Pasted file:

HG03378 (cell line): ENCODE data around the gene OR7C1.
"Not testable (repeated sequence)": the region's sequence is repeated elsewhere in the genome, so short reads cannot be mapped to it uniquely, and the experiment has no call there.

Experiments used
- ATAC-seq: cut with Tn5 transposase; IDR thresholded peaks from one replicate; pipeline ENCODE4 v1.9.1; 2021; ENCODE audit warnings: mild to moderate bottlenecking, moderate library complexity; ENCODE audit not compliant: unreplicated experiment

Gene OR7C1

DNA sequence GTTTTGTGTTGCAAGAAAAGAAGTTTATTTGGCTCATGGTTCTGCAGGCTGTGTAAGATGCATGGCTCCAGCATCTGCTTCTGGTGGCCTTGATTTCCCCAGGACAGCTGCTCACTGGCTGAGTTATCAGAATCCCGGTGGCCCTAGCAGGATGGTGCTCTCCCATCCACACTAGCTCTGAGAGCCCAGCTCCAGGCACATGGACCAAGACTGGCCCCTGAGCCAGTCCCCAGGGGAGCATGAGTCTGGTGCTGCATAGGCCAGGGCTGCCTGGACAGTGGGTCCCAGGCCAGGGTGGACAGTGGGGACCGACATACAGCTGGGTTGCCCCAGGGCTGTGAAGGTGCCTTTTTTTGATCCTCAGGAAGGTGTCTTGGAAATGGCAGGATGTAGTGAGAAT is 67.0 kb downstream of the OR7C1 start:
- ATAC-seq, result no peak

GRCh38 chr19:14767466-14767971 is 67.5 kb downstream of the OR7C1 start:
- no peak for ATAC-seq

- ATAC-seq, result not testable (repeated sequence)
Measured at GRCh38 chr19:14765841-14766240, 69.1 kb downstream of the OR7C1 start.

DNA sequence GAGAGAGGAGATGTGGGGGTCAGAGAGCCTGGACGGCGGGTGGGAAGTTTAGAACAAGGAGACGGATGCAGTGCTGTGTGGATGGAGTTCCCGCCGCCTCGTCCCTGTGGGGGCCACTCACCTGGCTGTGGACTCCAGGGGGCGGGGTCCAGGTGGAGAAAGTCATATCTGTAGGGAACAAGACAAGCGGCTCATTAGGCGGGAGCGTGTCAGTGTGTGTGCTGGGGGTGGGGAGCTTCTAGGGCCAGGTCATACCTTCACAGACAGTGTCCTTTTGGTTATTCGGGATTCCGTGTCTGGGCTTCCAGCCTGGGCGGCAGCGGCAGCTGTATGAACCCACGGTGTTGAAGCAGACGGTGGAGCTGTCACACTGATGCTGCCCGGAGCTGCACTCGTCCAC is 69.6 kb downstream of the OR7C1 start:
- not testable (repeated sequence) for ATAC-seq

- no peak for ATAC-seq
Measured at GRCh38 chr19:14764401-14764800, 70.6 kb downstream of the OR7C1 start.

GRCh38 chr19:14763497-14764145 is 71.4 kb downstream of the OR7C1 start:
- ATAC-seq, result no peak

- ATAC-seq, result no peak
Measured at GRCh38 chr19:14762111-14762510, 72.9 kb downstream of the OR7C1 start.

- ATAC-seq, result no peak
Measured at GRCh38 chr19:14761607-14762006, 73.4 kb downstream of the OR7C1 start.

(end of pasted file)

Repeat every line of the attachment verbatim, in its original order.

HG03378 (cell line): ENCODE data around the gene OR7C1.
"Not testable (repeated sequence)": the region's sequence is repeated elsewhere in the genome, so short reads cannot be mapped to it uniquely, and the experiment has no call there.

Experiments used
- ATAC-seq: cut with Tn5 transposase; IDR thresholded peaks from one replicate; pipeline ENCODE4 v1.9.1; 2021; ENCODE audit warnings: mild to moderate bottlenecking, moderate library complexity; ENCODE audit not compliant: unreplicated experiment

Gene OR7C1

DNA sequence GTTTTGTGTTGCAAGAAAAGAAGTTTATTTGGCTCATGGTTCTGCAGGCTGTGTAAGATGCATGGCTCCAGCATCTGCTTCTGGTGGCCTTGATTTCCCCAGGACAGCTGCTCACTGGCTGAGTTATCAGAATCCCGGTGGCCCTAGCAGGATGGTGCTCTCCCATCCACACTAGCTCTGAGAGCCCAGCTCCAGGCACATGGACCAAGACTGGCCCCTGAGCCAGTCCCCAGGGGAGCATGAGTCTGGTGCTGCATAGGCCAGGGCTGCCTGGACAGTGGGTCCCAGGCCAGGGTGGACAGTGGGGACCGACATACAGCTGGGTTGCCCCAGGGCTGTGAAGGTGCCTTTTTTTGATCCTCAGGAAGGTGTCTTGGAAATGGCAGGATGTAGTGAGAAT is 67.0 kb downstream of the OR7C1 start:
- ATAC-seq, result no peak

GRCh38 chr19:14767466-14767971 is 67.5 kb downstream of the OR7C1 start:
- no peak for ATAC-seq

- ATAC-seq, result not testable (repeated sequence)
Measured at GRCh38 chr19:14765841-14766240, 69.1 kb downstream of the OR7C1 start.

DNA sequence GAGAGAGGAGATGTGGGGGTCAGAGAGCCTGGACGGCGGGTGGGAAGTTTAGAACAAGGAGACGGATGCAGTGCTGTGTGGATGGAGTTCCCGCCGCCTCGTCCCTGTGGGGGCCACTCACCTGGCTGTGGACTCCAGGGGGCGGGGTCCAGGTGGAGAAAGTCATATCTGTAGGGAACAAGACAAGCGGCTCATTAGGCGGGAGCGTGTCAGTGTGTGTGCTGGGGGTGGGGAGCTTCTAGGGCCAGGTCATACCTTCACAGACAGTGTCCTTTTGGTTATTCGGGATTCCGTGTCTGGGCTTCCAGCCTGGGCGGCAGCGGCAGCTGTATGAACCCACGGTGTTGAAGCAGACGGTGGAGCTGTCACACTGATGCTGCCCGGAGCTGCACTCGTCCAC is 69.6 kb downstream of the OR7C1 start:
- not testable (repeated sequence) for ATAC-seq

- no peak for ATAC-seq
Measured at GRCh38 chr19:14764401-14764800, 70.6 kb downstream of the OR7C1 start.

GRCh38 chr19:14763497-14764145 is 71.4 kb downstream of the OR7C1 start:
- ATAC-seq, result no peak

- ATAC-seq, result no peak
Measured at GRCh38 chr19:14762111-14762510, 72.9 kb downstream of the OR7C1 start.

- ATAC-seq, result no peak
Measured at GRCh38 chr19:14761607-14762006, 73.4 kb downstream of the OR7C1 start.